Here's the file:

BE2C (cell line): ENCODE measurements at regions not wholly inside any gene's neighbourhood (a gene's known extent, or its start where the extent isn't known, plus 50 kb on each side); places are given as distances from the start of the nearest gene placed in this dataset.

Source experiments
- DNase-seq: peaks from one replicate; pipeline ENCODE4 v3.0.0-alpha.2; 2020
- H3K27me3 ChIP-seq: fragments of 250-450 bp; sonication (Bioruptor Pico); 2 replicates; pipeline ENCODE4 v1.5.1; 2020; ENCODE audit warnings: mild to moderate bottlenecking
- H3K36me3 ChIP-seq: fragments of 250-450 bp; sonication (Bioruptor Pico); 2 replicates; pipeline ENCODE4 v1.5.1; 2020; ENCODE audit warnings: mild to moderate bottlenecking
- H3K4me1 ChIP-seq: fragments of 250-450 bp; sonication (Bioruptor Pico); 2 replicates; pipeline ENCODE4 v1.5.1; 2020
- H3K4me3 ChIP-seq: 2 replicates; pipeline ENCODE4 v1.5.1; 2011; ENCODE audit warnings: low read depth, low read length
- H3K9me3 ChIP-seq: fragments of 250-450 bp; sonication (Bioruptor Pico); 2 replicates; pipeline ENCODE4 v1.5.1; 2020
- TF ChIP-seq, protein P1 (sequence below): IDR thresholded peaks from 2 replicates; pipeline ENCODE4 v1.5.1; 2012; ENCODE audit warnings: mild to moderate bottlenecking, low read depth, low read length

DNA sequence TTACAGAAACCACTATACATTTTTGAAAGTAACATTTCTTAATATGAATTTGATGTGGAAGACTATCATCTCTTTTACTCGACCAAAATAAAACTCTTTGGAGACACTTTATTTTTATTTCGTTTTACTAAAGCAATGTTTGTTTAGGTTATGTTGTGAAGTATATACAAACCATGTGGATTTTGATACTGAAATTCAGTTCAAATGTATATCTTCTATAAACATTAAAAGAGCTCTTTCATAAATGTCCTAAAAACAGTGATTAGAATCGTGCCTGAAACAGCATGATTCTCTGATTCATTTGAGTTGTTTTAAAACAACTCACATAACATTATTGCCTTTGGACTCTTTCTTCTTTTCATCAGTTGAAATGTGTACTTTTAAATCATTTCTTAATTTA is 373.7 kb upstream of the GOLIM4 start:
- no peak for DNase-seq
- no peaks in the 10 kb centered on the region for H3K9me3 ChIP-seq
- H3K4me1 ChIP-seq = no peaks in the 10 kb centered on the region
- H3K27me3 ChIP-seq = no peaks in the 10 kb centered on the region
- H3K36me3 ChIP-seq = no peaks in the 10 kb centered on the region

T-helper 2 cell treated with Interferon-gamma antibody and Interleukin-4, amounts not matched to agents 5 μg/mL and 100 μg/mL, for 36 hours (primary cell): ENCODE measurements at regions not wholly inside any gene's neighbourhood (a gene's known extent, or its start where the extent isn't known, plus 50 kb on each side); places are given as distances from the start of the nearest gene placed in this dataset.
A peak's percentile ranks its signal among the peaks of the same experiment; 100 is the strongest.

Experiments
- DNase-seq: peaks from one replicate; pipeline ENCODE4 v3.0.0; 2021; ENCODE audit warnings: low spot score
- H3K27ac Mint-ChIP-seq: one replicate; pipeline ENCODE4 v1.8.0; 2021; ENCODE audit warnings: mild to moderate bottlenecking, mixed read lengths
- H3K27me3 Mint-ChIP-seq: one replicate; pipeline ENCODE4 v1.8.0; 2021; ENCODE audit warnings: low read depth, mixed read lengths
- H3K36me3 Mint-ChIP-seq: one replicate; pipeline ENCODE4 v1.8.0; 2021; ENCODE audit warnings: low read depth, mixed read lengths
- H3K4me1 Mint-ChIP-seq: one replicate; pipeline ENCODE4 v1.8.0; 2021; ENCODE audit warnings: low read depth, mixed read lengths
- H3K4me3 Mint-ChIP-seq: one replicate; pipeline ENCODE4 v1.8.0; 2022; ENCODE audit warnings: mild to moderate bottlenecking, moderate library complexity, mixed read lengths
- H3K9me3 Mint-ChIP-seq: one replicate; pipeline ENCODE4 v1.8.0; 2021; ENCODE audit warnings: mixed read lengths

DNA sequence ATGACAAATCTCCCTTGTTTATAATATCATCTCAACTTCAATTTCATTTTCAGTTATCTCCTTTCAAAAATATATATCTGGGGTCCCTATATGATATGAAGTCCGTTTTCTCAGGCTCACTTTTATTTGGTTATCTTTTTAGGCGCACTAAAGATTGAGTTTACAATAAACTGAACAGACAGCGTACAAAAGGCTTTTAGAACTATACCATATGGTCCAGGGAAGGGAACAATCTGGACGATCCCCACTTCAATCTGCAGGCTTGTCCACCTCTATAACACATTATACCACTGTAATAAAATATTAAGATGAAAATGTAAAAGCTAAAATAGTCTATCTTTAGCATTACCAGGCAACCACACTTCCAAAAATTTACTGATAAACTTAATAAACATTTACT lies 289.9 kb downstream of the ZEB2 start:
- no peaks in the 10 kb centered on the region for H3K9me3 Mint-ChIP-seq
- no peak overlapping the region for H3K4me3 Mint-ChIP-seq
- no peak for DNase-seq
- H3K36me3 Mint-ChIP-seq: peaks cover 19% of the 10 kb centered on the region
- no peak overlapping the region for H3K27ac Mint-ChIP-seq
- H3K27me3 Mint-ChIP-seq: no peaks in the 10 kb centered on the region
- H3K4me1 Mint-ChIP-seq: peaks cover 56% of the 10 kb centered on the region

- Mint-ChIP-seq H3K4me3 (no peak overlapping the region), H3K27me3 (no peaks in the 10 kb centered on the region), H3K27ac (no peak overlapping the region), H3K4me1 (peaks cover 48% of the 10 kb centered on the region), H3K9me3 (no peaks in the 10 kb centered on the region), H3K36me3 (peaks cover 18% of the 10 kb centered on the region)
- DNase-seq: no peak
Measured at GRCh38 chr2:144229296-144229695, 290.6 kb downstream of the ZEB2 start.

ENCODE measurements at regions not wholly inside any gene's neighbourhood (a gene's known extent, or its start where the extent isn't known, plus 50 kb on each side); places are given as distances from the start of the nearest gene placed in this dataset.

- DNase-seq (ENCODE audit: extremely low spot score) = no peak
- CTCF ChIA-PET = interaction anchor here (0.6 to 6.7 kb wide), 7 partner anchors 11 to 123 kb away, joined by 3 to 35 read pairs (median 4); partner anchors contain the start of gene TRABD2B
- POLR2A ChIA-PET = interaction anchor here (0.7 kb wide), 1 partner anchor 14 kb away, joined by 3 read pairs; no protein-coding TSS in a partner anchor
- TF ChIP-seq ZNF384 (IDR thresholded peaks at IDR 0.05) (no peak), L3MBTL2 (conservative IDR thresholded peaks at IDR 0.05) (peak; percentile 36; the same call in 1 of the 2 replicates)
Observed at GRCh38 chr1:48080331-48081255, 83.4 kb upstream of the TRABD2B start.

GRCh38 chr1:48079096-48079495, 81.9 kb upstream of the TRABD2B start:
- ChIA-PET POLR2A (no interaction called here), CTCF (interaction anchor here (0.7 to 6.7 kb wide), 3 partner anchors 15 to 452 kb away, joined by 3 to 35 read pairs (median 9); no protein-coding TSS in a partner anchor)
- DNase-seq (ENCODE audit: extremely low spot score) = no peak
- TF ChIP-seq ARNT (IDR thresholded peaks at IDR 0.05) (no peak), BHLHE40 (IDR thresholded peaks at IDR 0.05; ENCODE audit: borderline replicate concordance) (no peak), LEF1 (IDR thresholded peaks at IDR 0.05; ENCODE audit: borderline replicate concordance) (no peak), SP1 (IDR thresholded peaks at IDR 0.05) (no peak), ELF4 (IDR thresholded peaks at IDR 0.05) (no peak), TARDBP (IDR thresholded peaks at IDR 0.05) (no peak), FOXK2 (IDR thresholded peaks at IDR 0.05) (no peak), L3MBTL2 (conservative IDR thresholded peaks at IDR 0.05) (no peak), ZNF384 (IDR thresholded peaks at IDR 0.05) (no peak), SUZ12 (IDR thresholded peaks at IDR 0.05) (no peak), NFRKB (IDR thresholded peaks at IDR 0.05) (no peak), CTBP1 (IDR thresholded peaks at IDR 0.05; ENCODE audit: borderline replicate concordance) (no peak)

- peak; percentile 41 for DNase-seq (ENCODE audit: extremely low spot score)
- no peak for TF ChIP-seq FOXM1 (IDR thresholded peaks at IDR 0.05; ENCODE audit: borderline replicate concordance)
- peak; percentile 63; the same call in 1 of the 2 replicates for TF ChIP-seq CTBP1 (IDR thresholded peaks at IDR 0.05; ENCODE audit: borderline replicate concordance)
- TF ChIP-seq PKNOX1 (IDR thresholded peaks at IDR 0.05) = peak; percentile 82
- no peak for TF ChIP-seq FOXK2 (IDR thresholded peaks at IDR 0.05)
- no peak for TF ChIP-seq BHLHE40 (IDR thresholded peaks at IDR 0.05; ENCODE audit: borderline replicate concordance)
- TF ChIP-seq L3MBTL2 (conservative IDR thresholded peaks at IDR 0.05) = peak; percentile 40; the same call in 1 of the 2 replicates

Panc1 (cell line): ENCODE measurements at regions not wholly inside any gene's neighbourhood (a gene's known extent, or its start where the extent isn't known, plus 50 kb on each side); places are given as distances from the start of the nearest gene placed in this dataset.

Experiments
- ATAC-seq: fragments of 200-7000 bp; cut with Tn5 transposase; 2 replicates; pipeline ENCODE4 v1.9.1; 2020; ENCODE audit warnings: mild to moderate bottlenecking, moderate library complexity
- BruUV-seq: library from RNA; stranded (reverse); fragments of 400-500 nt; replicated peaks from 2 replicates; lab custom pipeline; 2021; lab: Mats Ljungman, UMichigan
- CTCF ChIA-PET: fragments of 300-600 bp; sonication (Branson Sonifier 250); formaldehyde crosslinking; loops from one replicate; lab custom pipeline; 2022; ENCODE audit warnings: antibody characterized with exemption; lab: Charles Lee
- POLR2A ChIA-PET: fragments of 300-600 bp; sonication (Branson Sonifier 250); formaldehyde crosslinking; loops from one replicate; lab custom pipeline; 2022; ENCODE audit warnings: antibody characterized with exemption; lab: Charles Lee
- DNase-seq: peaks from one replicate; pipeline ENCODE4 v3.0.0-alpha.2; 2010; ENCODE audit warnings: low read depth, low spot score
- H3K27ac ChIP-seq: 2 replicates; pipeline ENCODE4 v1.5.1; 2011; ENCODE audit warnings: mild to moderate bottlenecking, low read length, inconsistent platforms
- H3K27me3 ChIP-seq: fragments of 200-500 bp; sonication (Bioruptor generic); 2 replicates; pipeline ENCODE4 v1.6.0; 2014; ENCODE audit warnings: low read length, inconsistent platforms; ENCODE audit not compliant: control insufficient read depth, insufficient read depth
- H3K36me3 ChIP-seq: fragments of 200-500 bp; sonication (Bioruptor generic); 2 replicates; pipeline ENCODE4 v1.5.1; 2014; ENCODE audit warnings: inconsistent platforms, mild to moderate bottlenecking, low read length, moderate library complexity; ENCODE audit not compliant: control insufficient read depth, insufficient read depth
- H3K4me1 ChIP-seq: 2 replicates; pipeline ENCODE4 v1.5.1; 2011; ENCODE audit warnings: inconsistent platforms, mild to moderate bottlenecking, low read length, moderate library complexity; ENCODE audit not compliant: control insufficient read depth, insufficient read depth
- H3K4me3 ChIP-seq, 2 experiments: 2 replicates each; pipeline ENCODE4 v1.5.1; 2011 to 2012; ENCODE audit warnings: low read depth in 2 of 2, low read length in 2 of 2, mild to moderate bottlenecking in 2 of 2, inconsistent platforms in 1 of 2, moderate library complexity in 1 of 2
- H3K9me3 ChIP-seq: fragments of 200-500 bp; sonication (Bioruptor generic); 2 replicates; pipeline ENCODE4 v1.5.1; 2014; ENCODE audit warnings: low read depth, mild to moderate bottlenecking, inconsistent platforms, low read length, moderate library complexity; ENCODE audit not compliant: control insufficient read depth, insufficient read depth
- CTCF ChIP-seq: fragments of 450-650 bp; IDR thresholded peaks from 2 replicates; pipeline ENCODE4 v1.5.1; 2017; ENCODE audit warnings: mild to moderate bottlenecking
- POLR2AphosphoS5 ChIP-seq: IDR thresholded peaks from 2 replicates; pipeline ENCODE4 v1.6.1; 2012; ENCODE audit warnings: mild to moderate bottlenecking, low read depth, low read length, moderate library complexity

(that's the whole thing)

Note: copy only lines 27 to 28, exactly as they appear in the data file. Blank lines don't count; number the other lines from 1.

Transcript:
- no peaks in the 10 kb centered on the region for H3K9me3 Mint-ChIP-seq
- no peak overlapping the region for H3K4me3 Mint-ChIP-seq